Hong Kong: one of the most densely populated cites in the world

香港是Bob Mok的东亚之旅的最后一站,在这个人口稠密的城市中随处可见狭小的公寓和牙签楼。虽然香港居住空间紧蹙,但交通十分便利。读者如欲参照东亚之旅系列文章(南韩、台湾、中国),请点击http://096.ca/news/657601
Bob Mok’s last leg of his East Asian trip was Hong Kong. It is a densely populated city
with cramped flats and cubical apartments all over the place. While the living spaces are tight in Hong Kong, transportation is convenient. For the previous articles on the other destinations (Korea, Taiwan, China), please click - http://096.ca/news/657601

The last time I set foot in Hong Kong was 1978 (38 years ago). At that time, there was no subway system and no Mass transit Railway. The public transit system was limited to buses and electrical trams serving a population of 4.66 million. Today, it is a world class metropolis with an efficient transit network for 7.35 million people.

My impression of Hong Kong? Lots of people living in very crowded apartments and they all move around with a very versatile smart card called the Optopus.

The first thing my friends advised us to do upon our arrival was to get an Octopus card and buy credits for it. Everywhere we went and with almost every mode of public transportation accepted the "Octopus" card. The Octopus card is a reusable contactless stored value smart card for making electronic payments. It can also be used for payment in many retail shops in Hong Kong, from convenience stores, supermarkets, fast-food restaurants, on-street parking meters, car parks, to other point-of-sale applications such as service stations and vending machines.

This part of our tour did not involve any guided packages. Our Hong Kong relatives and friends helped us to revisit old places, see new sights, and enjoy the exquisite cuisine. They have a saying there: “Taking guests around is not an issue but don't expect HongKongers to give you accommodation!”. Most families are living within 450 square feet of spaces with one or two rooms and there is just no room for guests. We booked someone's unoccupied 400 square feet apartment with 2 rooms of about 42 square feet each. Just when I finished complaining about the beds being small and short, I opened the narrow bathroom door and discovered the 18-inch square shower stall! Are there no obese people in Hong Kong?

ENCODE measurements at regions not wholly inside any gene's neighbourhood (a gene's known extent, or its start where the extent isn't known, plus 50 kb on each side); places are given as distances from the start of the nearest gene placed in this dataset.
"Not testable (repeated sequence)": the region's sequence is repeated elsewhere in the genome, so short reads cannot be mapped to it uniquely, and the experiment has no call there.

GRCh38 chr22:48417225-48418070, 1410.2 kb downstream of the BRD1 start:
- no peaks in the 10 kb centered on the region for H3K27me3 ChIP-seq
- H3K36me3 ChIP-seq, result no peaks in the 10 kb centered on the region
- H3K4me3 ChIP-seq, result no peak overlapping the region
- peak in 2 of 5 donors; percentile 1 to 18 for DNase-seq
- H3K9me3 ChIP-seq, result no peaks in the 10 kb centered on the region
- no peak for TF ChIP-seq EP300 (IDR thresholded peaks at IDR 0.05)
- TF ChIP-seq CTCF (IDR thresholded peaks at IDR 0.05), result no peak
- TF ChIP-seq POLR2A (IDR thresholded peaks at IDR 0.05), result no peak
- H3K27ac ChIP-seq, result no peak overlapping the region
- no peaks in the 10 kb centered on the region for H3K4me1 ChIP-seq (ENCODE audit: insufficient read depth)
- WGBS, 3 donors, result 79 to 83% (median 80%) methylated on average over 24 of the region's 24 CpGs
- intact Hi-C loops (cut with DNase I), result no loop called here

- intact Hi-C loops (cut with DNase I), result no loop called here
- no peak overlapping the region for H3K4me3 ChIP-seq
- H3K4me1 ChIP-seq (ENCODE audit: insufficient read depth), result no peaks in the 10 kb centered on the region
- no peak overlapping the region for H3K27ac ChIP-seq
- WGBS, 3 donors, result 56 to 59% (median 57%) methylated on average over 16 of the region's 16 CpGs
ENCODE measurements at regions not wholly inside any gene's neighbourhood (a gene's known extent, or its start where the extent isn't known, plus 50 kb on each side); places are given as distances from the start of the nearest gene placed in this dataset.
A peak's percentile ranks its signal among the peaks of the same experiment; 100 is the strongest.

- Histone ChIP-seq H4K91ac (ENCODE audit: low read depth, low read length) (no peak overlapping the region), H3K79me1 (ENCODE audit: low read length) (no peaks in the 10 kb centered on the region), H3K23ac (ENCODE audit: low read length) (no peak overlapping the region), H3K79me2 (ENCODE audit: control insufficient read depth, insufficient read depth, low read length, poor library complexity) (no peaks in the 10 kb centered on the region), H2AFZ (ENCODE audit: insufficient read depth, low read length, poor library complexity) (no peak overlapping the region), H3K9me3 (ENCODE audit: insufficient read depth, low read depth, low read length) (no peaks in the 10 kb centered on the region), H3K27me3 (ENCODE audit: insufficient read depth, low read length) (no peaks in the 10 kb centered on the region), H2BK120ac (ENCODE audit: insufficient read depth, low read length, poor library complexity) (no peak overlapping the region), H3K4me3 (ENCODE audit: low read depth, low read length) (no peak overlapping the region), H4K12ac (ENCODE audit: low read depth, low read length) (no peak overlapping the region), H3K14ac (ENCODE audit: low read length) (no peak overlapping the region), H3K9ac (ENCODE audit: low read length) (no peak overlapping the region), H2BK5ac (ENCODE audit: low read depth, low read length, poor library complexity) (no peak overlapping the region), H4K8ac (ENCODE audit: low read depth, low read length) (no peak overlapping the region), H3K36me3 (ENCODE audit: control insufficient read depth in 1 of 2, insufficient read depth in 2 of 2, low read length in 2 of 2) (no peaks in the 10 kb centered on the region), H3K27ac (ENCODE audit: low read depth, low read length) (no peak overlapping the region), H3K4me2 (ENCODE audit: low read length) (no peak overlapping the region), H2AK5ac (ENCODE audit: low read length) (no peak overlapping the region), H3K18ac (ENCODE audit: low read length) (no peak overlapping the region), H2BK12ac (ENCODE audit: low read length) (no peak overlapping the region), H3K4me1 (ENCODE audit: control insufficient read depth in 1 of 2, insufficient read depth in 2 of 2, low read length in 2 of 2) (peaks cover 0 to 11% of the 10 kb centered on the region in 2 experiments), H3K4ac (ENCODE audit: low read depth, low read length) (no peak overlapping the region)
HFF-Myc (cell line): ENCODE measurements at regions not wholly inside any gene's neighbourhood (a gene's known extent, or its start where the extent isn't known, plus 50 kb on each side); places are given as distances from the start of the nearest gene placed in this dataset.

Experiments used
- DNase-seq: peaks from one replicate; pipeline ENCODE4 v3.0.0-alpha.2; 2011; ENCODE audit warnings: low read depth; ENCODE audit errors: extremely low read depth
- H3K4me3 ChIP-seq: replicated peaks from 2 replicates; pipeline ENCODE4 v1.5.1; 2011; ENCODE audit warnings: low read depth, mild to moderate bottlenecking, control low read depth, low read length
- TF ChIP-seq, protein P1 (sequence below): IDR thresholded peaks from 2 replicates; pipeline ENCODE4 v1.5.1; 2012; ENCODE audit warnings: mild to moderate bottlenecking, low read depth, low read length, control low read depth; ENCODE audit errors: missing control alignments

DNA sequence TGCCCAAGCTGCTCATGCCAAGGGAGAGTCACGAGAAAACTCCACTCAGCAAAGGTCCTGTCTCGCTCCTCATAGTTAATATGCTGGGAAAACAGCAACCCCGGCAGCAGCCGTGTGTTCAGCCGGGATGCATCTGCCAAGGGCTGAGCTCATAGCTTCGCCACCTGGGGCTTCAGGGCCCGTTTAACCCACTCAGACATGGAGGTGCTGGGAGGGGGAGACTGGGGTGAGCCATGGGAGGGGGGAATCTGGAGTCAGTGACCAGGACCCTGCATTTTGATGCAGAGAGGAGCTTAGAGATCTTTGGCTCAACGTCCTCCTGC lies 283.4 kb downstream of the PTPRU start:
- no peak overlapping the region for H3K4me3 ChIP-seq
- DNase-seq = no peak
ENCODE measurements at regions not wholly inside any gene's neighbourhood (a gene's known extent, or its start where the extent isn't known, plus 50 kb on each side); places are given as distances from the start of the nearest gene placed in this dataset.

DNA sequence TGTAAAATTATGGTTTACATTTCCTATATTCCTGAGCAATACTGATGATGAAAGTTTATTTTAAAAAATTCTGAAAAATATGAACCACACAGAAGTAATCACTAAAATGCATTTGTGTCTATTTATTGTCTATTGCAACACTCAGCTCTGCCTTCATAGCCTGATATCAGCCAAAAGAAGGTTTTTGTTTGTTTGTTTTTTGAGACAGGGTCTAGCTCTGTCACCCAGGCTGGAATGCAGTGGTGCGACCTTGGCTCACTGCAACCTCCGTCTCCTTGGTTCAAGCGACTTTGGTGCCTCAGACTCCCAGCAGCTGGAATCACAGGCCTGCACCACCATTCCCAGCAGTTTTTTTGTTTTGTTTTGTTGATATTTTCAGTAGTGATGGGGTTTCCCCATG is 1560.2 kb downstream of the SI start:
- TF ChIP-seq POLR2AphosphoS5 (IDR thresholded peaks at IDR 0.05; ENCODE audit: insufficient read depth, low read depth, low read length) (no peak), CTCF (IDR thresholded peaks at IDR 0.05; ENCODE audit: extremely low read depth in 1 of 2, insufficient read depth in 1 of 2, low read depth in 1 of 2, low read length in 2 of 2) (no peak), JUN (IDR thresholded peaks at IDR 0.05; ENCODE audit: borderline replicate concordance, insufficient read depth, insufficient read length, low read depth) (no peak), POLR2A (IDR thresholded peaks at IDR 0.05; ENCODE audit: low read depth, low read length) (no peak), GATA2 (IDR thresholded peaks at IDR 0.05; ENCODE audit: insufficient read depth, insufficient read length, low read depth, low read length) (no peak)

When we were in Hong Kong, the temperatures were around 22-30 degrees celsius (hot and humid). Nights were intolerable in the thirty-two floor apartment, even with the windows wide open. Of course, we also encountered an unprepared adventure one night, trapped in the elevator for 45 minutes waiting for rescue by the firefighters. To me, it was uneventful as we were in constant communication with the firefighters and the internet service was working all that time. Other claustrophobic members of the trapped party behaved differently though.

There were plenty of people everywhere we went. We had to move forward constantly or take a risk of getting run over. The Shopping Malls were big and many were built on top of, or next to subway stations. When I went out for grocery shopping, I found the fruits, cakes, and imported items expensive when their costs were converted into Canadian dollars. Dining out could also burn a hole into your pocket, depending on the restaurant you chose. I used my Octopus card many times for shopping and dining and it was a very convenient tool to use.

We took a side trip to “Las Vegas East” (Macau). It used to be a Portuguese colony a stone's throw away from Hong Kong. We took a less than an hour hovercraft trip from Hong Kong to get there. I was told that I once visited Macau in my mother's womb during her pregnancy so technically it was my second visit. There were many beautiful casinos in Macau and they took in more annual wagers than Las Vegas. I did not want to gamble there and only tried to take in the ambience. I was able to do that at the Venetian Macao – the largest gambling casino in the world. One other must-do attraction was the Ruins of St. Pauls, the well known facade of a 17th century church destroyed by fire. Finally, we sampled many of Macau's famous pastries including Portuguese tarts, beef and pork jerkies, almond biscuits , and biscuit rolls.


Next time, we will continue to talk about my other Hong Kong adventures.

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